OCTOBER 6, 2014 – A Georgetown University nursing alumna is among 12 early-career nurse faculty members selected for a highly competitive scholars program.
Ashley Darcy-Mahoney (NHS’06), PhD, NNP, who earned her BSN at the School of Nursing & Health Studies, was recently named a Robert Wood Johnson Foundation Nurse Faculty Scholar.
“This award from the Robert Wood Johnson Foundation provides a remarkable opportunity to investigate brain neuroplasticity in children born preterm,” says Darcy-Mahoney. “I am thrilled to be chosen as a RWJF Nurse Faculty Scholar and look forward to the opportunity to conduct my research utilizing the wonderful resources and support this scholarship provides.”
The program, which is in its seventh and final year, seeks to strengthen schools of nursing by “developing the next generation of leaders in academic nursing,” according to a press release.
Scholars each receive a $350,000 award for research projects, leadership training, and mentoring opportunities with a senior faculty member at their respective institutions.
Jacquelyn Campbell, PhD, RN, FAAN, the national program director, says the scholars have “enormous potential.”
“We look forward to working with this new group as they conduct groundbreaking research, strengthen the academy, and advance the nation’s health,” she says.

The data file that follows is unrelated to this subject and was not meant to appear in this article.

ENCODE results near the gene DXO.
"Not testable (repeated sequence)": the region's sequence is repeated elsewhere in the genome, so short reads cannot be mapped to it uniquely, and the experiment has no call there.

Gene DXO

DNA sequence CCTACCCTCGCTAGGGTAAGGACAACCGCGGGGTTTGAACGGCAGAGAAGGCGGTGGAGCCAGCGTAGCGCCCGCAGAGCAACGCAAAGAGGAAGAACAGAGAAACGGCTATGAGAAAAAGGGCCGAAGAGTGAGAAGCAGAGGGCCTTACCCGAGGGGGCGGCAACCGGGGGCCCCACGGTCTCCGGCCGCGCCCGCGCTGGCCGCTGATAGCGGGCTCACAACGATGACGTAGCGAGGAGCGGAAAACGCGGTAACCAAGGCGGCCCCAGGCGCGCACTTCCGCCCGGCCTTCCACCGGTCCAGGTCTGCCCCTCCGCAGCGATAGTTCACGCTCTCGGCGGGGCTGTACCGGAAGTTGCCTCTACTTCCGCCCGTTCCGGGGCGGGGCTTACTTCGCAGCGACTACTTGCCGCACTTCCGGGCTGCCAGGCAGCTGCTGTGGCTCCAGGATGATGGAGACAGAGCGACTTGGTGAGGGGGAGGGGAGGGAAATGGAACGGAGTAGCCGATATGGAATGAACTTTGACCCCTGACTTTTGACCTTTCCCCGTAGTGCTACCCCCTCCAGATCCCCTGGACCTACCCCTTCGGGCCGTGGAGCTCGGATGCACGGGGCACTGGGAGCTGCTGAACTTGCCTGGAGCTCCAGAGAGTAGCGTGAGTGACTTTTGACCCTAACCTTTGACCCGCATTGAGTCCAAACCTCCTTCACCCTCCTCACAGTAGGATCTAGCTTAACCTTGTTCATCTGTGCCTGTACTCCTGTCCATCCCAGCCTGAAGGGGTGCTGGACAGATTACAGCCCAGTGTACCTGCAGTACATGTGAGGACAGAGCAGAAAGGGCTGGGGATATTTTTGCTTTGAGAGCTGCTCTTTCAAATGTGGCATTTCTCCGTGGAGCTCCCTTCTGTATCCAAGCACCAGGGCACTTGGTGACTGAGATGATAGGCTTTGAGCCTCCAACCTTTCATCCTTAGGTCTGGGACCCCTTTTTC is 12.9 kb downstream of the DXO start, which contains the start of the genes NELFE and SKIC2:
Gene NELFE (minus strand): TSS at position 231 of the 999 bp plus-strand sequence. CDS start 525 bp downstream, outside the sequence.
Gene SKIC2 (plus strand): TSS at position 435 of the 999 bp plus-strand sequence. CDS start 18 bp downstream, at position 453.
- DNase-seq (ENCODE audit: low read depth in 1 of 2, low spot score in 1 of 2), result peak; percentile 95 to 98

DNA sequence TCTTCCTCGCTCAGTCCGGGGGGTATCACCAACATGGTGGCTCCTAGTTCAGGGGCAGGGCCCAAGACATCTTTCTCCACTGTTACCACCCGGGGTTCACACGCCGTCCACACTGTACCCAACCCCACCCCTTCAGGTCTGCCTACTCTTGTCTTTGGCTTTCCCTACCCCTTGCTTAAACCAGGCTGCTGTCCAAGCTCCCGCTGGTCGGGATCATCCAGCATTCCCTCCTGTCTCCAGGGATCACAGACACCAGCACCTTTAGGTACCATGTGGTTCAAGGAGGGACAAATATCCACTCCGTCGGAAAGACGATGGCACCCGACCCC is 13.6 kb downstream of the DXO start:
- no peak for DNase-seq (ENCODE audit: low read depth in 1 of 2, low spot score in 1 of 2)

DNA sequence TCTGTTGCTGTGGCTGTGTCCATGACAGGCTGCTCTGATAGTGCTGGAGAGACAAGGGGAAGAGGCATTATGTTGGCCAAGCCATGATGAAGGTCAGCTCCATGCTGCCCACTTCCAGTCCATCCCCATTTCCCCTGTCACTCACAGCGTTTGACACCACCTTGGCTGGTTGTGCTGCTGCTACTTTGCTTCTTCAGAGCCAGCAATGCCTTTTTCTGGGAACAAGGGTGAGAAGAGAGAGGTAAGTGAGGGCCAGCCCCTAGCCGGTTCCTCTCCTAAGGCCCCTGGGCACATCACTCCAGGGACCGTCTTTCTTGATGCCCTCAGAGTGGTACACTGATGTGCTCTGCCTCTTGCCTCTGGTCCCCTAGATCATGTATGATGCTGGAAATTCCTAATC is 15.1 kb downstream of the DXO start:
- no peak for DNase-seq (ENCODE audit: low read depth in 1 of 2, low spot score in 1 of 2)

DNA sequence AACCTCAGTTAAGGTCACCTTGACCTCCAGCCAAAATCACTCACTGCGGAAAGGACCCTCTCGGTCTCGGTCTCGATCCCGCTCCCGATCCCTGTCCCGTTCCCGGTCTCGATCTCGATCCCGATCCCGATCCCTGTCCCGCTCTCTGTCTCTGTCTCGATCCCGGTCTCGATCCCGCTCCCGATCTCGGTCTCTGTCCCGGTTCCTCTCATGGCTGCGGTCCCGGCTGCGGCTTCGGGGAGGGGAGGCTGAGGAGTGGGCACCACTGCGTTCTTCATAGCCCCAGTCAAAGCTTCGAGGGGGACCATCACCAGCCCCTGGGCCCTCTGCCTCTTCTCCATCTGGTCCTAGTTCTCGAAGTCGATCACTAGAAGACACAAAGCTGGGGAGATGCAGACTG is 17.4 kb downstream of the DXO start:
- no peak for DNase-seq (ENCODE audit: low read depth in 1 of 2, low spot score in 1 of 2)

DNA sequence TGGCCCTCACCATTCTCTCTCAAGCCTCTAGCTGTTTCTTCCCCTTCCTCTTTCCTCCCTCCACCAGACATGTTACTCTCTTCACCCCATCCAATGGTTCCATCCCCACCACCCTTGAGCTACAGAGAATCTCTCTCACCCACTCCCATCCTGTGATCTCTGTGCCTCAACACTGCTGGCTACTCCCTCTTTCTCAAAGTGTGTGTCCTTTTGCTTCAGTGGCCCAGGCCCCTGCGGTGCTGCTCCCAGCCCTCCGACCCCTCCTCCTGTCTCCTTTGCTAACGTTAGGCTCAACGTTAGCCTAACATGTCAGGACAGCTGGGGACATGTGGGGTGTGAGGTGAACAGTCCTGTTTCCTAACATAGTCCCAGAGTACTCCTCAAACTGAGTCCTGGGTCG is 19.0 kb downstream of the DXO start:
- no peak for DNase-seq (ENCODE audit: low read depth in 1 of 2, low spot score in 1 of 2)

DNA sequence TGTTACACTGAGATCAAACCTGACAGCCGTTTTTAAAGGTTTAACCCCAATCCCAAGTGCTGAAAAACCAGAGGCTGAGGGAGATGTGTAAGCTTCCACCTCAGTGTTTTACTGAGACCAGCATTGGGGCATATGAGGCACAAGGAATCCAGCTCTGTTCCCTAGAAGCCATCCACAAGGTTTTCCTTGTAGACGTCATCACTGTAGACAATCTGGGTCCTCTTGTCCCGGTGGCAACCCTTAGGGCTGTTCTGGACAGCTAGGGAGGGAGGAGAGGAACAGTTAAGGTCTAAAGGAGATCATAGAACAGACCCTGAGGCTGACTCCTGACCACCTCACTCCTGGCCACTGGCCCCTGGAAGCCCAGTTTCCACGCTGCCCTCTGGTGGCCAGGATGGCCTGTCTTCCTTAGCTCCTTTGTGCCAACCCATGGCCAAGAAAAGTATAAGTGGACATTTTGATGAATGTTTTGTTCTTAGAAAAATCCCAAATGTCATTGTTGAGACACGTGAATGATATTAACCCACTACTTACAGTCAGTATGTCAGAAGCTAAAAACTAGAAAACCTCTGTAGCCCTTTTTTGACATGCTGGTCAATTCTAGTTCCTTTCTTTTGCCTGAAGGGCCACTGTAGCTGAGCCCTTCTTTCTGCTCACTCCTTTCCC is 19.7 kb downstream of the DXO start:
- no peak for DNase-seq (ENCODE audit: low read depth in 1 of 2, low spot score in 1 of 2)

Darcy-Mahoney, who is an assistant professor and neonatal nurse practitioner at Emory University’s Nell Hodgson Woodruff School of Nursing, says she plans to focus on developmental consequences of premature birth for children raised in bilingual and monolingual environments with the aim of reducing health disparities.
“We aim to reduce health and educational disparities for groups disproportionately affected by preterm births,” she says. “The disparity in preterm children’s cognitive abilities calls for identifying ways to minimize their impairments. Through mentorship and support from the nurse faculty scholars program we are one step closer to finding solutions.”
In addition to her growing academic career, Darcy-Mahoney has stayed involved with her alma mater, serving on the Board of Governors of Georgetown’s Alumni Association and the Board of Advisors of the School of Nursing & Health Studies.
“My Georgetown degree gave me the skills to provide the highest quality of care to patients and their families,” she says, noting that by “giving back” she hopes to help current students become women and men for others.
Patricia Cloonan, PhD, RN, the interim dean at NHS, congratulated the alumna.
“We could not be happier for Ashley,” Cloonan says. “Selection for this prestigious program reflects her strong contributions to the nursing profession and her potential in the higher education field. She exemplifies the accomplishments of our alumni who have become leaders in academe, clinical and community-based settings, the government, non-profits, and other important areas.”
By Bill Cessato